The write-offs for Global Eagle in 2017 are significant. The company reported its year-end financials this week and included a non-cash impairment charge of $184 million in the connectivity segment. That represented more than half of the full year net loss of $357.1 million for the company on revenue of $619 million. Those numbers are rough to stomach, but the company also used its earnings call to announce significant order wins heading into 2018, suggesting that it might be through the worst of the troubles and moving towards stability and success.
Connectivity wins around the globe
Earlier this year Global Eagle teased a connectivity contract with a new carrier in a deal expected to be larger than the Norwegian implementation today. In this week’s call that carrier was narrowed to the European region, though still no specific airline named. New CEO Joshua Marks suggested in the call that the service would be active in Q3 2018 and that orders and contracts are progressing towards that goal. A leading candidate for that deal is Air France, having previously trialed the Global Eagle kit in partnership with French telecom carrier Orange. Air France chose Gogo’s 2Ku solution for its long-haul fleet and indicated that a solution for the short-haul aircraft would be forthcoming; that announcement remains pending.
Beyond Europe Marks announced two additional deals during the call. In India Jet Airways signed a MoU to add connectivity to the 70 737s it has currently flying with entertainment from Global Eagle. Moreover, an additional 81 aircraft will be added to the deal for both content and connectivity. This work depends on the Indian government approving inflight connectivity on the regulatory side but that work is progressing and is expected later this year. Marks notes that this approval is in the final stages and is expected to be issued this year, with installations beginning shortly thereafter.
Global Eagle has a third win in the books, with a Letter of Intent signed in Southeast Asia. Again, the company declined to name the carrier, typical in allowing the airlines to manage the publicity around such announcements. Marks did note that the deal would cover 737 and A330 aircraft, leaving Garuda and Malaysia Airlines as two potential carriers involved in the deal. They represent approximately 100 or 70 aircraft of those types, respectively. Of note, installing on the A330 aircraft would be a small shift from prior company guidance that it was acutely focused on the single-aisle market.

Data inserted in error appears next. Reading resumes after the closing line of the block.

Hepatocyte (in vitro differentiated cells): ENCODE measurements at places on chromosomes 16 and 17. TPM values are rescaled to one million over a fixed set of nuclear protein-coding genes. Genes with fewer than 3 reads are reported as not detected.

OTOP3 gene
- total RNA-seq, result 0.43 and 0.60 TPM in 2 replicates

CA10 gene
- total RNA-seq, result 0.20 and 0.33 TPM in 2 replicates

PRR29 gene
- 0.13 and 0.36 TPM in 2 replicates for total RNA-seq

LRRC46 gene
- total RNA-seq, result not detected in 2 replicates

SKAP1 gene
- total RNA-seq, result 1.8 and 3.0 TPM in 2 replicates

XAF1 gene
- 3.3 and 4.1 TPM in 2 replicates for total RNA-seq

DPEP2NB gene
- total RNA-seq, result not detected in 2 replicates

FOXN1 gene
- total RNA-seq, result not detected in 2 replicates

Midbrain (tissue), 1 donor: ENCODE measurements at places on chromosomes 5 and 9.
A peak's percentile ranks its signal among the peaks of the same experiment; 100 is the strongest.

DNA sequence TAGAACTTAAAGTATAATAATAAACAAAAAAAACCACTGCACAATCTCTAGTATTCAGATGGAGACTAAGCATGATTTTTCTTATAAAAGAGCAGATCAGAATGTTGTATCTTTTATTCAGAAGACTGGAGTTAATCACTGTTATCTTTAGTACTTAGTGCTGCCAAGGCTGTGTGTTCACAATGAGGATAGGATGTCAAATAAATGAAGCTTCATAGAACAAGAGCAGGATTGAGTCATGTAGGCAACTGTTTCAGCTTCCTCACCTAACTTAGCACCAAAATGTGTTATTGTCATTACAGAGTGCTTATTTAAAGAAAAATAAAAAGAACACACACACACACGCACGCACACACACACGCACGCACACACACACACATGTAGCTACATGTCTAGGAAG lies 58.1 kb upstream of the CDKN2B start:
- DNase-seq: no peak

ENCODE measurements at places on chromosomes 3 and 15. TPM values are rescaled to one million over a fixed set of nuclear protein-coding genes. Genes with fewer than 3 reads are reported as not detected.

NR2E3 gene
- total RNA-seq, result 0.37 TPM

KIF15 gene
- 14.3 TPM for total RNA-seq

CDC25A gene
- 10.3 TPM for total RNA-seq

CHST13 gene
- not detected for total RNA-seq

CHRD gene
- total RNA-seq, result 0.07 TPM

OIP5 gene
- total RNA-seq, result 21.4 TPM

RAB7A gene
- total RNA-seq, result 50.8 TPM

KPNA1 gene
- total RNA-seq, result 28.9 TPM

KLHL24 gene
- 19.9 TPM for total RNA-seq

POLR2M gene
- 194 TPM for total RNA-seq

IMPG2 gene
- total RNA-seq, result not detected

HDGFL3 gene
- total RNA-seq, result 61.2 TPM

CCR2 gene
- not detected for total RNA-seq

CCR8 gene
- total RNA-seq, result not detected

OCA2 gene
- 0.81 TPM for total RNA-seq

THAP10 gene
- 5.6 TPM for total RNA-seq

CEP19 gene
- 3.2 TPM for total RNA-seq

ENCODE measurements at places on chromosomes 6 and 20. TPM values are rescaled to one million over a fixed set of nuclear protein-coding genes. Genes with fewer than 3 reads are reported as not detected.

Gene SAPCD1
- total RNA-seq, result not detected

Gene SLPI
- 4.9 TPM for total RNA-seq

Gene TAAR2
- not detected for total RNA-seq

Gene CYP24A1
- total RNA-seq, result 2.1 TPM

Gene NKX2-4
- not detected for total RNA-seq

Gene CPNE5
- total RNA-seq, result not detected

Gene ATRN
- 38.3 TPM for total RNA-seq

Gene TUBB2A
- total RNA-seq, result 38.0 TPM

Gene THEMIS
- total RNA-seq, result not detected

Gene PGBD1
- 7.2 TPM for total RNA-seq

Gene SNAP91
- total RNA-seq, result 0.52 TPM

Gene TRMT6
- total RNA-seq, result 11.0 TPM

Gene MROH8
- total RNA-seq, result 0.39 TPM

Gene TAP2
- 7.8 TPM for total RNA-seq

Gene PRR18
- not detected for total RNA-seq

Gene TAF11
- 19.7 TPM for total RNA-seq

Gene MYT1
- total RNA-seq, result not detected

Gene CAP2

— Seth Miller (@WandrMe) April 2, 2018
In the Americas Marks also highlighted the relationship with Southwest Airlines, noting install growth on both the 737NG and 737MAX fleets. He also points out that technology is helping deliver a better and more consistent passenger experience on board without necessarily requiring massive spending on capacity (though additional bandwidth is also coming online), “We have also used our proprietary technology that materially reduces our bandwidth requirement, avoiding millions of dollars in cost. With HTS coming online, we are rolling out another step change in Southwest performance by midyear.”
But not everyone…
In February’s earnings call Marks was clear that not every airline was a good fit for Global Eagle’s connectivity solution:
We’re not trying to chase every plane in the world. We want to be the provider of choice for short-haul single aisle aircraft that are operating dense, operation inside of a specific region. We take capacity from different operators and different orbits and different networks. We bring them together to provide a scalable user experience over that that specific area.
In this week’s call he expanded on that idea, suggesting that other connectivity providers are pursuing business that is not profitable and that Global Eagle would not be drawn into that behavior:
We plan to accelerate [connectivity revenue] growth, but we aren’t going to do so by following our competitors who entice customers of giveaways that don’t result in a robust business model. Rather, our recent wins demonstrate the value from our comprehensive and proven Connectivity solutions and from our integrated portfolio of Media services…
Our gross margins in Connectivity are respectable, but they’re not where we expect them to be.
In sum these announcements reflect significant potential for growth in Global Eagle’s connectivity portfolio. The airline fleets identified above represent approximately 300-350 potential aircraft to be fitted, a number that Marks corroborated in the Q&A portion of the call. The company must balance the desire for what Marks describes as profitable growth with the overall industry scramble to sign up as many aircraft as possible.
The oft-discussed consolidation of vendors remains a hot topic of conversation in the industry. Presumably holding more long-term contracts is better than not in such negotiations, though if they’re all money-losing deals perhaps not so much.